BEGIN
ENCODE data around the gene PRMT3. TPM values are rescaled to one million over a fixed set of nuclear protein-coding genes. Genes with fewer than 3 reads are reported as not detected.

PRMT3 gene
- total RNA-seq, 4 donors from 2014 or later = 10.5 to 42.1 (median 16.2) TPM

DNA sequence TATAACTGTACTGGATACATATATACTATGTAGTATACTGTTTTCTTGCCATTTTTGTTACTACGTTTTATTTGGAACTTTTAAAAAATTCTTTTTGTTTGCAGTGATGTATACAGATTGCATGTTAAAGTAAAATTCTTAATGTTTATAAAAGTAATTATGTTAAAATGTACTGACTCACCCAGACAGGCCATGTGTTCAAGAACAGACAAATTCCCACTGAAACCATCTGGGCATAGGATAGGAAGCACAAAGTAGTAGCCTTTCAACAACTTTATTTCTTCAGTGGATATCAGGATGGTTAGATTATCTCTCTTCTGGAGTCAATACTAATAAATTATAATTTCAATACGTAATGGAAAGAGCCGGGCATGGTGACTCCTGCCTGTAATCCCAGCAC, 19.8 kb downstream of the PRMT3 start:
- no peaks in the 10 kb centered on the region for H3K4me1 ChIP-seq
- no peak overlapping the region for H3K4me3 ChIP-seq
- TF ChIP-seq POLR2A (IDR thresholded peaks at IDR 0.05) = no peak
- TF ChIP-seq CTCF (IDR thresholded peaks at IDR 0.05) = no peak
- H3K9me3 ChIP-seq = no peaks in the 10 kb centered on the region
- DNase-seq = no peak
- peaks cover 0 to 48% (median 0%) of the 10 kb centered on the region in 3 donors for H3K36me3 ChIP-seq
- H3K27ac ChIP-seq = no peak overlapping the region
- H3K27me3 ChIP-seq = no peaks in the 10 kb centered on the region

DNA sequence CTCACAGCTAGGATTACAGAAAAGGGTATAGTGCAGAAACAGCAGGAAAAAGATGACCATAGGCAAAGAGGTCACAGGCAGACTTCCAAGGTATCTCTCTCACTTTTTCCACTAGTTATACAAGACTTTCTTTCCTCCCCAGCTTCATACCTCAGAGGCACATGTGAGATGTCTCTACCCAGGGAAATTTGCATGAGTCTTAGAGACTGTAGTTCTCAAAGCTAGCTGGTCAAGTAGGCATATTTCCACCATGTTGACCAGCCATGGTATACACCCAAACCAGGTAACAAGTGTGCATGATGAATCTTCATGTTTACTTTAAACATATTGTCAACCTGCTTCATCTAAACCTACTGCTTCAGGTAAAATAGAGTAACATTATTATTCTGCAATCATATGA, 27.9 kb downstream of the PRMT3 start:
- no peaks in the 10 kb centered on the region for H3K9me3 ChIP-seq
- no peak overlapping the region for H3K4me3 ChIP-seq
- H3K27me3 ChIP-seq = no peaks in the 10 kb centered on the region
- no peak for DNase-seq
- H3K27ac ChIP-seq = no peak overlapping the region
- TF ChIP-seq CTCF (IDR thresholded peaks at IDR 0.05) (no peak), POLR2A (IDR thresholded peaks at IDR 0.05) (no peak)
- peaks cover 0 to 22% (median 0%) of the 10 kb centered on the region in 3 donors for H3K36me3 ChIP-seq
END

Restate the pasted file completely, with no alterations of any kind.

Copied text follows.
ENCODE data around the gene PRMT3. TPM values are rescaled to one million over a fixed set of nuclear protein-coding genes. Genes with fewer than 3 reads are reported as not detected.

PRMT3 gene
- total RNA-seq, 4 donors from 2014 or later = 10.5 to 42.1 (median 16.2) TPM

DNA sequence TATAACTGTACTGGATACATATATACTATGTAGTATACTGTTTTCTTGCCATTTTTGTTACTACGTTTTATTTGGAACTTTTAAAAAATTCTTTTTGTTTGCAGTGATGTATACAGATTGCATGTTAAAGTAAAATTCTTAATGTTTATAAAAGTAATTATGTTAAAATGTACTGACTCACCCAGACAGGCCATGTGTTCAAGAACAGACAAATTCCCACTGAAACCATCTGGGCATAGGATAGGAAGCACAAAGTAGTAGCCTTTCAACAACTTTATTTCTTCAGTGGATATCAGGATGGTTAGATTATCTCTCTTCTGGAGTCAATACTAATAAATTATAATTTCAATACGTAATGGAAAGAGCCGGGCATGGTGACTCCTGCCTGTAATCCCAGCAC, 19.8 kb downstream of the PRMT3 start:
- no peaks in the 10 kb centered on the region for H3K4me1 ChIP-seq
- no peak overlapping the region for H3K4me3 ChIP-seq
- TF ChIP-seq POLR2A (IDR thresholded peaks at IDR 0.05) = no peak
- TF ChIP-seq CTCF (IDR thresholded peaks at IDR 0.05) = no peak
- H3K9me3 ChIP-seq = no peaks in the 10 kb centered on the region
- DNase-seq = no peak
- peaks cover 0 to 48% (median 0%) of the 10 kb centered on the region in 3 donors for H3K36me3 ChIP-seq
- H3K27ac ChIP-seq = no peak overlapping the region
- H3K27me3 ChIP-seq = no peaks in the 10 kb centered on the region

DNA sequence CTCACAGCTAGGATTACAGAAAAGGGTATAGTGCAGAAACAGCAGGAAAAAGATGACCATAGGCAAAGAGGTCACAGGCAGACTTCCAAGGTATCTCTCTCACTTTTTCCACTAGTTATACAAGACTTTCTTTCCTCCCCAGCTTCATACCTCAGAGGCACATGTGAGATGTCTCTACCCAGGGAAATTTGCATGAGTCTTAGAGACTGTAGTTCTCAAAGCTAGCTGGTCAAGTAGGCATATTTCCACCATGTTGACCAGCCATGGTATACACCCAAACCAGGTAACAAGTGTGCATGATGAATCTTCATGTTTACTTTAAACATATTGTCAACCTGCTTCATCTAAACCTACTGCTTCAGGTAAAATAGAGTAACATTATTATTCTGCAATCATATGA, 27.9 kb downstream of the PRMT3 start:
- no peaks in the 10 kb centered on the region for H3K9me3 ChIP-seq
- no peak overlapping the region for H3K4me3 ChIP-seq
- H3K27me3 ChIP-seq = no peaks in the 10 kb centered on the region
- no peak for DNase-seq
- H3K27ac ChIP-seq = no peak overlapping the region
- TF ChIP-seq CTCF (IDR thresholded peaks at IDR 0.05) (no peak), POLR2A (IDR thresholded peaks at IDR 0.05) (no peak)
- peaks cover 0 to 22% (median 0%) of the 10 kb centered on the region in 3 donors for H3K36me3 ChIP-seq